Living where we do, we have come to accept the fact that we don't always get the best movies as soon as they come out. Sometimes we do, but with only five screens to serve most of the Peninsula, sometimes we miss out, though getting them a little late is better than never. This weekend we saw examples of both types of release, new and late. And both films, though vastly different in nearly every way, are also examples of a great weekend out at the movies.
Master & Commander, the new Russell Crowe epic high-seas adventure, is generating more than just positive reviews, it is creating genuine Oscar buzz. The scale of the film is massive, though the story remains somewhat more intimate. Crowe plays Captain Jack Aubrey, Lucky Jack as he's affectionately labeled by his men. Set during the Napoleonic Wars, Aubrey and his ship, the HMS Surprise, have been ordered to find and destroy a dangerous French warship that has been troubling the Royal Navy. Lucky Jack and his intrepid crew, including a slew of very young officers and a naturalist/ship's doctor played very well by Paul Bettany, feel they are more than up to the task until, in a surprise attack, the French ship nearly destroys them in the opening scenes of the film. What follows is a rousing adventure where the hunter becomes the hunted and back again, and the reality of long months at sea are laid bare. This film is both a popcorn rollercoaster ride, and a thoughtful examination of life in the eighteenth century British Navy. What else could we expect from director Peter Weir?
If the name isn't familiar to you, Weir is the man who brought us films like Witness, The Mosquito Coast, Dead Poets Society, and more recently The Truman Show. This Australian director is especially well known for making serious, thought provoking films masked as big budget Hollywood fare. Which brings me to the only real down note of the film, it's potential. Master & Commander more than lives up to the expectations brought on by its trailer. It looks great, it's fun, it's dramatic. However, there is little more to it than that. Weir's films are special to me because they always give me a new outlook, a new way to think about the world. Until now. Master & Commander is a fun and interesting piece of historical drama, but has very little subtext. There is an interesting sideline dealing with the captain's pride as compared to duty - a sort of "why do we do the things we do" vibe going for a a little while, but it's dropped all to quickly. This shortcoming will not harm most people's enjoyment of the movie, but it left me wanting a little. The full title of the film is Master & Commander: The Far Side of the World, but I found myself wishing we could have gone just a little farther. Grade: B+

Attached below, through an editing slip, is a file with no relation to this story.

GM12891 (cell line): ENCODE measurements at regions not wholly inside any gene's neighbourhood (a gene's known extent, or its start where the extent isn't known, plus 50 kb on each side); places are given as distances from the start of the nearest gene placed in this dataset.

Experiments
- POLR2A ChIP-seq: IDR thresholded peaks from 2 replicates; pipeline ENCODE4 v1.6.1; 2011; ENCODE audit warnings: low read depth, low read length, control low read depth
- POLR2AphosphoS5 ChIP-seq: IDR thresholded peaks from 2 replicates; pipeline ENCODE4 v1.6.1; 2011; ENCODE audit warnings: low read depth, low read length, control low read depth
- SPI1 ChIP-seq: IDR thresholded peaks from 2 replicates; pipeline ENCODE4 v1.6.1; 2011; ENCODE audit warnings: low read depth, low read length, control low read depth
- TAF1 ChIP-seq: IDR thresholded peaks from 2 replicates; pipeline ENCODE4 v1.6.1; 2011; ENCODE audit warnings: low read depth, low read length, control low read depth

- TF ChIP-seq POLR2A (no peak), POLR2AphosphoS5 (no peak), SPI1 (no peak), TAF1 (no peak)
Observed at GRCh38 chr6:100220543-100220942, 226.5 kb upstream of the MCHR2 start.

Robert Tsai, Joey Gaydos Jr., Jack Black, Kevin Clark and Rebecca Brown in Paramount's The School of Rock - 2003
Photo Copyright Paramount Pictures
On the far side of the spectrum is the other film I saw this weekend, the wonderful School of Rock. Jack Black, playing a fraudulent substitute teacher, is carving a fine niche for himself, but his performance here still feels fresh. Dewey Finn is in a rock band, but when they kick him out (basically for being too enthusiastic) he stoops to temping, as he calls it, to make the rent. He has no idea, however, that what he assumes will be a cakewalk three-week gig presiding over recess, is actually going to turn out to be the opportunity of a lifetime. Turns out that the rich kids at prestigious Horace Green Prep are all musically talented, and soon Dewey is forming the band of his dreams. School of Rock, directed by Texas phenom Richard Linklater, is definitely a formula movie, but plays exactly right. Somehow the mix of sentiment to cynicism, of slapstick to highbrow, of cuteness to coolness is achieved flawlessly. The movie is hilarious, the kids are adorable without being insipid, and Jack Black is a crazed ringmaster presiding over the whole circus.
One thing that made this film such fun to watch was the genuine affection that the screenwriter, director, and star seem to have for Rock music. This is no mean spirited lambasting. There are no silly cameos of David Lee Roth in that stupid captain's hat, and they don't parade the few surviving members of Blue Oyster Cult onstage for a few easy laughs. They take rock seriously, and that seriousness translates to real joy for the audience. Yes, they make fun of the lyrics, but all rock lyrics sound ridiculous out of context - it's the nature of the beast. But by the end of the film, you're singing right along with 'em. Jack Black and crew prove that there is a little Led Zeppelin in all of us. To those of School of Rock, we salute you. Grade: A
School of Rock and Master & Commander are each rated PG-13, one for a little crude humor and language, and the other for high seas peril and violence.
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